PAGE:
Biologic Treatment Options for the Hip: A Narrative Review

H. Thomas Temple, MD

Disclosures

Curr Orthop Pract. 2019;30(6):501-509. 

In This Article

Structural Allografts With or Without Cages

Acetabular defects can be relatively small and contained like those observed in patients with subchondral cysts, erosive changes caused by inflammatory arthritis, pigmented villonodular synovitis (giant cell tumor of tendon sheath), aseptic loosening and rarely, benign epiphyseal tumors such as chondroblastoma or giant cell tumor of bone. Observation and surveillance over time generally are recommended, depending on the location of the defect, the underlying cause of bone loss and its location. Larger lesions, especially those associated with progressive bone loss or tumors and defects in the weight-bearing dome of the acetabulum require further investigation and treatment. Usually these defects, surrounded by normal bone, are treated with open or percutaneous grafting procedures, either bone autografts or allografts. Based on previous studies,[1,2] allograft bone is preferred. In both animal (nonhuman primate) and human studies, the authors demonstrated that cortical bone of certain size dimensions (100–300 μ) incorporates as well as autograft bone. Moreover, this bone, when packed tightly in osseous defects, has radiographic features that are reminiscent of polymethylmethracrylate (PMMA) but unlike PMMA, incorporates over time. As incorporation progresses, the graft material assumes the same radiodensity as the surrounding bone, advancing from the periphery to the center of the defect.

For larger defects, especially those in the weight-bearing dome of the acetabulum, structural grafts are necessary to achieve adequate stability. Medial superior dome defects in the acetabulum are observed in patients with inflammatory arthritis, particle disease caused by polyethylene wear or fretting metal wear debris, and rarely, osteolysis and superior and medial implant migration caused by bipolar hemiarthroplasty. In these situations, the defect is either thoroughly curetted, or in those patients with especially large defects, reaming is employed to remove the damaged bone and to create a geometrically stable cup and cone fit for a structural allograft on which a metal-backed acetabular component can be placed and stabilized with screws into the ilium (Figure 1).

Figure 1.

A, Anteroposterior radiograph of a right proximal femoral replacement with a bipolar head in a 73-year-old woman with a dedifferentiated chondrosarcoma. B, Anteroposterior pelvic radiograph 2 yr later showed proximal migration of the implant across the ilioischial line with an obvious protrusion defect. The patient had significant pain at this time. C, Anteroposterior radiograph of the pelvis demonstrating conversion of the bipolar hemiarthroplasty to a total hip replacement using a femoral head structural allograft to fill the superior and medial acetabular defect. D, Anteroposterior and lateral radiographs of the left hip showing the femoral head allograft outline (arrows) filling the acetabular defect and placement of a metal cup over the graft and fixing the implant into the ilium with screws.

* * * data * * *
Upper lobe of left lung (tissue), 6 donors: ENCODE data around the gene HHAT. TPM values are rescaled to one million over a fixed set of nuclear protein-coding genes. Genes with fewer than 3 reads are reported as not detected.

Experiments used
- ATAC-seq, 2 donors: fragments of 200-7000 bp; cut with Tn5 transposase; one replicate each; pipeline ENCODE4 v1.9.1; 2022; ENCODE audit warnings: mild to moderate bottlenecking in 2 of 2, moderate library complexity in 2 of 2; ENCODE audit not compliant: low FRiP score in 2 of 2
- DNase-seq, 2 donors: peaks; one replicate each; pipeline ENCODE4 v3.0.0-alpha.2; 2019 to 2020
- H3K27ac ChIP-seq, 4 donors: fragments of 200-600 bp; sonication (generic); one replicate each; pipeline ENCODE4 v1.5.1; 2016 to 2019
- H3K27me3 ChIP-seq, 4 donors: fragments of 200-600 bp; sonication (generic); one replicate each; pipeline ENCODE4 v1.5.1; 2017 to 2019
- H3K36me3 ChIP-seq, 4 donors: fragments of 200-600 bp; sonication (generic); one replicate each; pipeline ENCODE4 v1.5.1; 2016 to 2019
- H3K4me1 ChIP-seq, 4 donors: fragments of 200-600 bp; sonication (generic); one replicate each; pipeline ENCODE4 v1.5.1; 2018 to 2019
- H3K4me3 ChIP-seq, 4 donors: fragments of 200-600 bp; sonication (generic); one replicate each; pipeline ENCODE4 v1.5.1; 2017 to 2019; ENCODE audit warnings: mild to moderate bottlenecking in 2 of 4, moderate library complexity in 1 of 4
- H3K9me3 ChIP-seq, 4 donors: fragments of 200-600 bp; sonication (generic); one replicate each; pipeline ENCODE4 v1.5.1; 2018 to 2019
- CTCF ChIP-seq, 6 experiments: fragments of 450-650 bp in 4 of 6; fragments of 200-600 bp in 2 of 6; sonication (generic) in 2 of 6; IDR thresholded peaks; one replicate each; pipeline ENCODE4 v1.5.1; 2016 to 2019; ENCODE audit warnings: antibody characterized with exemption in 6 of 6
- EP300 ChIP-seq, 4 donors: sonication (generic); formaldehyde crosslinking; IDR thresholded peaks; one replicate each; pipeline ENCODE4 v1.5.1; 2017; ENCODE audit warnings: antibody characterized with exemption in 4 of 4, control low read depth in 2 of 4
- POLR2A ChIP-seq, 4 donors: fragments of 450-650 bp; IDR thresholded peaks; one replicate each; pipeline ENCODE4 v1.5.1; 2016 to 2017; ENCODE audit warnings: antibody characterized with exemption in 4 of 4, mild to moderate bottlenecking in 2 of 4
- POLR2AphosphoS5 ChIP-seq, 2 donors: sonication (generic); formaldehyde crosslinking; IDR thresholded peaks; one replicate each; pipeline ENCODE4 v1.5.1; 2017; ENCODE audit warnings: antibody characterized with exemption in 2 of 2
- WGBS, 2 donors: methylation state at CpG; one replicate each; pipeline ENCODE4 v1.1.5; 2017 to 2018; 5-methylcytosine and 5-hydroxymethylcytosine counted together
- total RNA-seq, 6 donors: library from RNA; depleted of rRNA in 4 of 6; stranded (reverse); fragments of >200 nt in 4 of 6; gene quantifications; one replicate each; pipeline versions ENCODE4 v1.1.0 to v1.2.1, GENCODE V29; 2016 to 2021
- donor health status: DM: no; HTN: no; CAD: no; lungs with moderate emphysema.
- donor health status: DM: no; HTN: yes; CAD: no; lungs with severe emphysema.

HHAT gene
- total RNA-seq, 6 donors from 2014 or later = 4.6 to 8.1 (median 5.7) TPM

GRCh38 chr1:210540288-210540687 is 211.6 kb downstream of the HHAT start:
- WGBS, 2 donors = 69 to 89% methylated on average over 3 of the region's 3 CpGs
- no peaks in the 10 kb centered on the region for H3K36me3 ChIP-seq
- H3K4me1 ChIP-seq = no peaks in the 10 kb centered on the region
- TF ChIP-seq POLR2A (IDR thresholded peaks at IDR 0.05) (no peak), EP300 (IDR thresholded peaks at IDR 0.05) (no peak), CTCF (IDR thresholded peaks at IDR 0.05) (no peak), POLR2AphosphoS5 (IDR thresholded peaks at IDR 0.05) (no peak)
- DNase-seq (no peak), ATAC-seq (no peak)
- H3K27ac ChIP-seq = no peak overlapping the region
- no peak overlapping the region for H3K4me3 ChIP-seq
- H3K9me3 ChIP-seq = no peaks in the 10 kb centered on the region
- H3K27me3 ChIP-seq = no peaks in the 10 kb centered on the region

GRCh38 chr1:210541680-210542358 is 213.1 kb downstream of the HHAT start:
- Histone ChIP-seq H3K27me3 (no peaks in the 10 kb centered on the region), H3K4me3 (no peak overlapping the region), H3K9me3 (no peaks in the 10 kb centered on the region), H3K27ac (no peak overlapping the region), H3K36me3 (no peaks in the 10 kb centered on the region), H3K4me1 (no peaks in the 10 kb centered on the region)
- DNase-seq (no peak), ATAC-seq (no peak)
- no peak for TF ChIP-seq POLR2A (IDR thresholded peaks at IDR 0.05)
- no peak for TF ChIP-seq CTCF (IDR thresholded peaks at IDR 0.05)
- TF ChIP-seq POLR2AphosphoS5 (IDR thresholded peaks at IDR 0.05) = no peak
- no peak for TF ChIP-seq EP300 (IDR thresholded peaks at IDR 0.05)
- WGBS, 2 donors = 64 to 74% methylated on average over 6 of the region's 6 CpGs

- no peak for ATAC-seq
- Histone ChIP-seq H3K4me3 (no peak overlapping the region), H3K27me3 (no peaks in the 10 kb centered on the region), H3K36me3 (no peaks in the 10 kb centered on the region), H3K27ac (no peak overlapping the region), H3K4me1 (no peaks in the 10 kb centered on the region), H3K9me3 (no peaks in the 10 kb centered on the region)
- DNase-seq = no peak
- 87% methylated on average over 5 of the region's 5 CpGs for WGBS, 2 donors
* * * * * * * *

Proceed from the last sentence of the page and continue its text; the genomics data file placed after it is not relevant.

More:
For large uncontained defects, (pelvic discontinuity) the structural graft can be augmented with an acetabular cage. In one study by Regis et al.[3] over an 18-year period, surgery was performed on 97 hips with extensive periacetabular bone loss using bulk allografts and Burch-Schneider antiprotrusion cages. Sixty-five hips were available at a mean follow-up of 14.6 yr. Twenty-nine patients (32 hips) died of unrelated causes. Nine cages required rerevision because of infection (three), aseptic loosening (five), and flange breakage (one). The average Harris hip score improved from 33.1 points preoperatively to 75.6 points at follow-up (P<0.001). Radiographically, graft incorporation and cage stability were detected in most hips, 48 and 52 hips, respectively.[3]

Abolghasemian et al.[4] reviewed results in 44 consecutive patients (50 hips) who underwent acetabular re-revision after a failed previous revision that was done using structural or morcellized allograft bone with a cage or ring for uncontained defects. In summary, they observed a fairly high rate of aseptic loosening for hips with pelvic discontinuity and less when the allograft had been in place for longer intervals of time. They concluded that the use of a cage or ring over a structural bone graft for large uncontained acetabular defects could restore bone stock and allow future revision surgery in certain patients.[4] Although structural bone grafts, cement and cages have been used for patients with large metastatic deposits in the acetabulum, for themost part, these patients are better served with cage or augment-cemented constructs that create immediate stability and allow early mobilization and are unaffected by radiotherapy.

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